A 2009 study conducted by Canada’s Trent University found that UV radiation given off by fluorescent lights may cause migraines, eye strain, and dizziness to people within immediate exposure. The study also concluded that these effects are mitigated by placing fluorescent lights at least 1-2 ft. away.
In 2011, the United States passed the Energy Independence and Security Act which prohibited the manufacturing of 100 watt incandescent bulbs. Amazed by the potential energy savings of CFL bulbs, many retailers and store shelves began to phase out incandescents for more efficient CFL bulbs.
Despite their significant cost-savings over the long run, many people have begun to question the health effects of fluorescent lighting. Is the UV radiation emitted from a CFL bulb comparable to spending a day at the beach or are there positive benefits in using CFL bulbs in the treatment of skin diseases and depression?
Is it conspiracy or science? Let’s explore the great CFL debate.
The Great CFL Debate
Fluorescent lights pass electricity through a ballast, which then excites mercury and other gas molecules to produce light. Although, unlike sunlight, the light that a fluorescent bulb emits only gives us part of the visual spectrum- primarily concentrated blue and red light.
Many people equate the harsh radiation emitted from a fluorescent light to many health defects, such as:
- Sleep Disruption
- Endocrine Disruption
- Increased Stress/ Anxiety
Some scientists have also attributed the UV concentration to obesity, menstrual cycle disruption, and maturation disruption. On the other hand, CFLs last up to 13x longer than incandescent bulbs and most modern day CFLs are much safer for consumption than older fluorescent light bulbs.
It’s important to remember that CFLs contain harmful mercury so you should always be safe when disposing of a CFL bulb. Check all new bulbs for any cracks or holes that will intensify the amount of UV light being emitted from the bulb.
Top CFL Health Effects
The flow of electricity through a fluorescent bulb is not always steady. This causes the bulb to flicker and has been shown to cause eye strain in individuals.
Most individuals will not regularly notice this effect and may become used to it unless it intensifies and crosses the JND (just-noticeable difference) threshold. For individuals with a heightened photosensitivity, the flicker effect may be perceived and can cause migraines. Light flickering may also contribute to headaches and seizures in other people who don't necessarily perceive them.
You may ask to install some fluorescent light filters at your workplace, though be careful- some filters may increase the amount of UV radiation produced and damage your skin in the process.
DISRUPTING SLEEP PATTERNS
Unlike older CFLs that produce a flicker, most industry experts contend that modern CFL flickering is unnoticeable to the eye, even of the photosensitive. Unfortunately, traditional and spectral frequencies may still hit the retina and pass through the circadian pathways, as opposed to the visual cortex.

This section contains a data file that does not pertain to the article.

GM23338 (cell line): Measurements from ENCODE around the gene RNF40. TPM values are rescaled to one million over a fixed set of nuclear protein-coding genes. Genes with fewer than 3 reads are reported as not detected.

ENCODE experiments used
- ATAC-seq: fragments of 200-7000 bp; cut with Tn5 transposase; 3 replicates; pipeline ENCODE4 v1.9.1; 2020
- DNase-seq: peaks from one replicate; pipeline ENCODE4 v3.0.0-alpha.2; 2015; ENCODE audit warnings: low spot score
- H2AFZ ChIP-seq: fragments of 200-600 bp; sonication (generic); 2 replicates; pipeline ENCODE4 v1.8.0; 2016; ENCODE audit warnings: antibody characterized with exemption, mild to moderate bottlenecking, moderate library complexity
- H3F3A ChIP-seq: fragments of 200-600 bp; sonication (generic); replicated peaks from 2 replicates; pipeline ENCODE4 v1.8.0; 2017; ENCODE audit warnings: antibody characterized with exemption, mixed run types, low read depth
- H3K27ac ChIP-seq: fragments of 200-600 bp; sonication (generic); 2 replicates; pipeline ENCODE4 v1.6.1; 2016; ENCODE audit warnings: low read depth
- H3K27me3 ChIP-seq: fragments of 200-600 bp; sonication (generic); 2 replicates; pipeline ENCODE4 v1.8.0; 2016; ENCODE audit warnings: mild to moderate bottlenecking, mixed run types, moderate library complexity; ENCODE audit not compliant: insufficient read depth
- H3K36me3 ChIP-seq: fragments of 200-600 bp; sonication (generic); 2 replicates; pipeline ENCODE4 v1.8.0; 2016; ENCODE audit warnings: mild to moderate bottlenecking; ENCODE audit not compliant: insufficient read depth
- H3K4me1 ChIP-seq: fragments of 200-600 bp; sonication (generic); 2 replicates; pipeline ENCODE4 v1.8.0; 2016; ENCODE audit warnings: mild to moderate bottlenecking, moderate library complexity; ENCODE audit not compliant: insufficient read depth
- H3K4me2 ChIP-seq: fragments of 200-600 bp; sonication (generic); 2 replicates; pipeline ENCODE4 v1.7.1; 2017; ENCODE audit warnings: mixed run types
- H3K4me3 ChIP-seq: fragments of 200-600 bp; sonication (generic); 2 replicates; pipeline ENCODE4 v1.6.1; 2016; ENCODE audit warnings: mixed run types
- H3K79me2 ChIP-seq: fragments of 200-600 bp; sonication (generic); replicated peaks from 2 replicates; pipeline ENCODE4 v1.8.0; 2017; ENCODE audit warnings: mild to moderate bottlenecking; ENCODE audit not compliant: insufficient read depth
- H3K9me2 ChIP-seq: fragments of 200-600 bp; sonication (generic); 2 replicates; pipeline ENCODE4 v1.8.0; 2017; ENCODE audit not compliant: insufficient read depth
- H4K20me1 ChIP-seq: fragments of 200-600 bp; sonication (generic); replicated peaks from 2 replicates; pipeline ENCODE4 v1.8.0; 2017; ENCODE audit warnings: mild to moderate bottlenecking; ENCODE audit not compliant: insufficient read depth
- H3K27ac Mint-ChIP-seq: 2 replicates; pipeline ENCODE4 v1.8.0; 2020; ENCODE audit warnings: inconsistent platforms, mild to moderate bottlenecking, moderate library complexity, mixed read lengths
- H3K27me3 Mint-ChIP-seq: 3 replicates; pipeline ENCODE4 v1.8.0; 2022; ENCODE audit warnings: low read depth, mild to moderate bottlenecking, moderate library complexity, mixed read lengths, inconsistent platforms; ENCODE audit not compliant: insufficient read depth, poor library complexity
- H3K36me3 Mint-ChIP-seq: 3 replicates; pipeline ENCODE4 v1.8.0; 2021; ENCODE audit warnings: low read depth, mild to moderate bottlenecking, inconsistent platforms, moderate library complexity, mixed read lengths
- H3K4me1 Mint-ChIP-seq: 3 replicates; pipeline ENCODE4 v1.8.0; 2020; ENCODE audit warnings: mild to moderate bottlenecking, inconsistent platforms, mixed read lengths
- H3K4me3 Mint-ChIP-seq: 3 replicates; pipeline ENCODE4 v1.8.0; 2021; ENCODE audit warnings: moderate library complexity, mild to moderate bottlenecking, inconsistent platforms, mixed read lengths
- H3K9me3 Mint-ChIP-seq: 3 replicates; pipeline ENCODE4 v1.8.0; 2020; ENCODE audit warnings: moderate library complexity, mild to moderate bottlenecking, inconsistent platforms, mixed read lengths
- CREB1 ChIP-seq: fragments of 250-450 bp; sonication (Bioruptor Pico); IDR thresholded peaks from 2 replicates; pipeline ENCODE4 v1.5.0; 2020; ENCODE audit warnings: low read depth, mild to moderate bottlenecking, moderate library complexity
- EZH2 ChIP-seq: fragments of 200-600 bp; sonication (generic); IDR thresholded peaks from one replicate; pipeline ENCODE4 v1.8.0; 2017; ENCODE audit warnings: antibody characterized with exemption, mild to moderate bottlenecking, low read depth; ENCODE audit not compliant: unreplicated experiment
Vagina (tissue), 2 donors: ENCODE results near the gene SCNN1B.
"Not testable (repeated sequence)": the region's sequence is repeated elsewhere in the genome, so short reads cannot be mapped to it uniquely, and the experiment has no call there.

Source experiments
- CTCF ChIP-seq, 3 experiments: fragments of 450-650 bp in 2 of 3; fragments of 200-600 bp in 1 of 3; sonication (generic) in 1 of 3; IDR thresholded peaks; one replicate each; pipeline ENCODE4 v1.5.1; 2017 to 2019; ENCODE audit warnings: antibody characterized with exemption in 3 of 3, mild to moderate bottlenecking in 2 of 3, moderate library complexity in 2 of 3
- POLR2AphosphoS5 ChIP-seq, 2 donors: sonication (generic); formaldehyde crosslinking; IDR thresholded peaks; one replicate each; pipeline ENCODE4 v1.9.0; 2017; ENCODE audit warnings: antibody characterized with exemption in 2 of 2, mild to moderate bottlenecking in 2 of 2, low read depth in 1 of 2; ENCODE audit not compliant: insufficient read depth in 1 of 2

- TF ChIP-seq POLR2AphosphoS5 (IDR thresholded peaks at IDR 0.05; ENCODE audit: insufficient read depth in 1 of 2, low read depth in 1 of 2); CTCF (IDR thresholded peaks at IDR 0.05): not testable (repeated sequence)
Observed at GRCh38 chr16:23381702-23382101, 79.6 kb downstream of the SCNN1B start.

This phenomenon severely disrupts physiological processes in the brain and restricts the production of melatonin. Melatonin is the hormone that promotes sleep and wakefulness in your body.
Combine this with the amount of blue light emitted from a CFL and this could intermittently disrupt your body’s circadian rhythm.
While this is true, individuals can avoid this effect by staying away from fluorescent lights 2 hours before they go to sleep.
THE MOOD DEBATE
The fluorescent light did not come into the mainstream until the 1970s. Before the 20th century, people did not even have access to lightbulbs. Our earlier ancestors survived off of the light from the sun, completing work near a window and waking up when the sun’s light beckoned them forth.
Many people believe that the rise of artificial lights and the night owl phenomenon have led to the return of Seasonal Affective Disorder (SAD). SAD is a form of depression caused during the darker winter months when people have relatively little exposure to sunlight.
The oversaturation of blue light and lack of sunlight in most people’s lives have led many psychologists to conclude that fluorescent lights actually help mimic the symptoms of SAD.
On the contrary, fluorescent lights are actively used in the process of phototherapy, which attempts to mimic natural sunlight to cure the effects of SAD. Fluorescent lights are by no means a substitute for sunlight and avoiding sunlight may lead to stress and depression, which contributes to many of these symptoms.
Currently, there’s no definitive proof that CFL bulbs lead to an increase in cancer. Many of the effects of CFL radiation can be reduced by simply moving the bulb 1 to 2ft. away from the individual.
If you’re still worried, consider switching to LED lights, which are even more energy efficient, last longer and contain no mercury.
Individuals can also replace their existing magnetic ballasts with an electronic one to further limit the amount of radiation being emitted.
Regardless of which bulb you choose, both LED lights and CFL bulbs have numerous benefits which can help with your energy management. In the end, CFL bulbs have improved upon older fluorescent bulbs and will save you more money in the long-term, as opposed to sticking with an incandescent bulb.